Sclerotherapy Safe for Post-op Lymphoceles

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Investigators find that the treatment was successful in 80% of patients.

 

WASHINGTON, D.C.—Sclerotherapy of postoperative lymphoceles is safe and effective, but the success of this approach may be directly related to the size of the lymphocele cavity, according to new data.

 

Lymphoceles commonly occur following surgical procedures such as prostatectomies, perineal resection for genitourinary malignancy, vascular bypass procedures, and renal transplantation. Researchers at the University of Pennsylvania in Philadelphia studied 41 patients (22 females, 19 males) with post-surgical lymphocele.

 

The patients had a mean age of 53 years. All were treated using betadine, alcohol, or doxycycline. Treatments were repeated at weekly intervals. The researchers retrospectively examined the initial drainage volume of the lymphocele, the location of the lymphocele, the number of the treatments and the outcomes.

 

“We summarized our experience with all the patients we treated from 1999 through 2007 and this is now probably the largest series described in the literature,” said study investigator Maxim Itkin, MD, assistant professor of radiology. “We found that the bigger the cavity, the lower the success rate.”

 

In this series of patients, 36 had their lymphocele drained percutaneously. In five patients the treatment was initiated through an existing surgically placed drainage tube. Of the 41 patients, 17 had a kidney transplant and three had undergone prostatectomy. Sclerotherapy was successful in 33 (80%) patients.

 

Five patients (12%) experienced complications that resulted in treatment discontinuation, Dr. Itkin said. These complications included testicular pain, cellulites, post-treatment elevated creatinine, acute renal tubular necrosis, and abdominal infection. In one patient, the lymphocele resolved after resolution of the infection. No difference was observed in the success rate between superficial intra-abdominal and soft tissue lymphoceles.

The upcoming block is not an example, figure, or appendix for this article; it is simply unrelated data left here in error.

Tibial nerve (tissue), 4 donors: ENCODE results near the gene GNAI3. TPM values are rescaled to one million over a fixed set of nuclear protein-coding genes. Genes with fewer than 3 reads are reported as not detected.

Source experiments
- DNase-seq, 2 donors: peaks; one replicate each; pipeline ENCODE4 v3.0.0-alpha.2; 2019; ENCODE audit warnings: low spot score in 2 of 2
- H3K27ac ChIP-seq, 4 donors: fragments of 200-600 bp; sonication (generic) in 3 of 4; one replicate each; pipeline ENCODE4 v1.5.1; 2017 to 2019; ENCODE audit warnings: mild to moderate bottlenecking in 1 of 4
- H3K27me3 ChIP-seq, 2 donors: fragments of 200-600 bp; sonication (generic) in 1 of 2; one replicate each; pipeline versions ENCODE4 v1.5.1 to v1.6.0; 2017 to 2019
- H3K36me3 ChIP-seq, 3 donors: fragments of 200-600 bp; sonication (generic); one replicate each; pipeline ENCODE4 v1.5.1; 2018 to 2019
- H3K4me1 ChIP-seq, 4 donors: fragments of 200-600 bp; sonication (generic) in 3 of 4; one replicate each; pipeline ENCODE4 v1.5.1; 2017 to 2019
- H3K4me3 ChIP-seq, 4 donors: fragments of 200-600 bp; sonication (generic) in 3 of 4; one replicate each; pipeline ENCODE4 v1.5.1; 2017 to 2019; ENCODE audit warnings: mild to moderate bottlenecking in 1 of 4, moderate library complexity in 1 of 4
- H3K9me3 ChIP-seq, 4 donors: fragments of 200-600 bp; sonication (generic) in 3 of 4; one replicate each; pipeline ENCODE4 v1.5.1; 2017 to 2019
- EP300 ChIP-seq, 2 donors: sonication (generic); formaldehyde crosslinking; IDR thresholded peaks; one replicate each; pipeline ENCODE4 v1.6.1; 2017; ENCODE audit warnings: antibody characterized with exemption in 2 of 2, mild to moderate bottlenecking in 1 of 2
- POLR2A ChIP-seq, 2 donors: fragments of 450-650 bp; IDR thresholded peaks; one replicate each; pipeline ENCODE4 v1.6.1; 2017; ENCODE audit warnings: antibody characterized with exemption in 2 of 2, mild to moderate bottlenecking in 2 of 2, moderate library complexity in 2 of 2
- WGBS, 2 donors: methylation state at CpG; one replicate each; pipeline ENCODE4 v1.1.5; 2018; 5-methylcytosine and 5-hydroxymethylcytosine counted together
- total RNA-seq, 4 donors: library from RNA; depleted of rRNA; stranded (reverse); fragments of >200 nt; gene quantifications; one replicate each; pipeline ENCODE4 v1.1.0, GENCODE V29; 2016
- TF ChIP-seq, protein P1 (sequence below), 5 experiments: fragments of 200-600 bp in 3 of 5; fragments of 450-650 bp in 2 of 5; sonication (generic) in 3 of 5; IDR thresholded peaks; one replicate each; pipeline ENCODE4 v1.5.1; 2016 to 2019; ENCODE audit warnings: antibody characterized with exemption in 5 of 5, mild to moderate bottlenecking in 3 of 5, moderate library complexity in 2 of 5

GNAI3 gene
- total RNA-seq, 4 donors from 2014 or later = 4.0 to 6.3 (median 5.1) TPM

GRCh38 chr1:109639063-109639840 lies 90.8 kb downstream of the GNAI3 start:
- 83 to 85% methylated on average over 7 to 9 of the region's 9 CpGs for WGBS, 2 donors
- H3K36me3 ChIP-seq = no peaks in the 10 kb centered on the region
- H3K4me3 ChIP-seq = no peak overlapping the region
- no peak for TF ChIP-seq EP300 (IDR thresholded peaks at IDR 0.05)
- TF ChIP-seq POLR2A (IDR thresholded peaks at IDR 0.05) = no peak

Dr. Itkin's group observed a statistically significant difference in the fluid volume at initial drainage between the failure group (1,625 mL) and the success group (206 mL).

 

The largest initial volume treated successfully with sclerotherapy was 1000 cc. For volumes greater than this, it may be best to consider other treatment approaches, he noted.

 

“The most important message that we can relay right now is that sclerotherapy may be a waste

of time on lymphoceles that are too large,” Dr. Itkin told Renal & Urology News.

 

“Sclerotherapy never works in one treatment. It is usually effective over a course of several weeks of treatment. So why would you want to waste time on a treatment that we know will probably be unsuccessful for the large-volume lymphoceles? The other alternatives are surgical treatments or percutaneous image-guided lymphatic duct ligation, currently under development at the University of Pennsylvania.”

 

Findings were reported here at the Society of Interventional Radiology annual meeting.

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